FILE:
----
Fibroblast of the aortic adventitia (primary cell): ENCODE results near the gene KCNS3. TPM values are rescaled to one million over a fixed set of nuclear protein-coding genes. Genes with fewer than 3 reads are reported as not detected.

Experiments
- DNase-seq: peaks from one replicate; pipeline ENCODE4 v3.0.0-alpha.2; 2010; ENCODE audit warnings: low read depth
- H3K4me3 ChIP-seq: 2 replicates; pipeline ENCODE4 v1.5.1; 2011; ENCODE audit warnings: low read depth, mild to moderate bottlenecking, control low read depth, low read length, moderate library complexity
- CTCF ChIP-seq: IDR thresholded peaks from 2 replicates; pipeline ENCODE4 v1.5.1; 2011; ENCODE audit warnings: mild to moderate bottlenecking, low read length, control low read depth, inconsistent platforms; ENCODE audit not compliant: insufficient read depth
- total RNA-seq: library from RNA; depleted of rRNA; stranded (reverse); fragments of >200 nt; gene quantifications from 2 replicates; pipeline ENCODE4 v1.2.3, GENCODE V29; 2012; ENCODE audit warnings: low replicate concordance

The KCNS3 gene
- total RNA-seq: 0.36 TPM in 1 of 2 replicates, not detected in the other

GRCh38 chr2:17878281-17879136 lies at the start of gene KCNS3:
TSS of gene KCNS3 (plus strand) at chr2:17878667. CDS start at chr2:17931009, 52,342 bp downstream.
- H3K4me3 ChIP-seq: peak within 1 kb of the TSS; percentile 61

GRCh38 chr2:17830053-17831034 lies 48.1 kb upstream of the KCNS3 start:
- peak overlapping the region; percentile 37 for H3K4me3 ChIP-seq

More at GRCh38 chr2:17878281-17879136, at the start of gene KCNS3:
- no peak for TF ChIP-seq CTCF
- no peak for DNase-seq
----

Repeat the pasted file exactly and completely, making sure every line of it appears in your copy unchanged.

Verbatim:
Fibroblast of the aortic adventitia (primary cell): ENCODE results near the gene KCNS3. TPM values are rescaled to one million over a fixed set of nuclear protein-coding genes. Genes with fewer than 3 reads are reported as not detected.

Experiments
- DNase-seq: peaks from one replicate; pipeline ENCODE4 v3.0.0-alpha.2; 2010; ENCODE audit warnings: low read depth
- H3K4me3 ChIP-seq: 2 replicates; pipeline ENCODE4 v1.5.1; 2011; ENCODE audit warnings: low read depth, mild to moderate bottlenecking, control low read depth, low read length, moderate library complexity
- CTCF ChIP-seq: IDR thresholded peaks from 2 replicates; pipeline ENCODE4 v1.5.1; 2011; ENCODE audit warnings: mild to moderate bottlenecking, low read length, control low read depth, inconsistent platforms; ENCODE audit not compliant: insufficient read depth
- total RNA-seq: library from RNA; depleted of rRNA; stranded (reverse); fragments of >200 nt; gene quantifications from 2 replicates; pipeline ENCODE4 v1.2.3, GENCODE V29; 2012; ENCODE audit warnings: low replicate concordance

The KCNS3 gene
- total RNA-seq: 0.36 TPM in 1 of 2 replicates, not detected in the other

GRCh38 chr2:17878281-17879136 lies at the start of gene KCNS3:
TSS of gene KCNS3 (plus strand) at chr2:17878667. CDS start at chr2:17931009, 52,342 bp downstream.
- H3K4me3 ChIP-seq: peak within 1 kb of the TSS; percentile 61

GRCh38 chr2:17830053-17831034 lies 48.1 kb upstream of the KCNS3 start:
- peak overlapping the region; percentile 37 for H3K4me3 ChIP-seq

More at GRCh38 chr2:17878281-17879136, at the start of gene KCNS3:
- no peak for TF ChIP-seq CTCF
- no peak for DNase-seq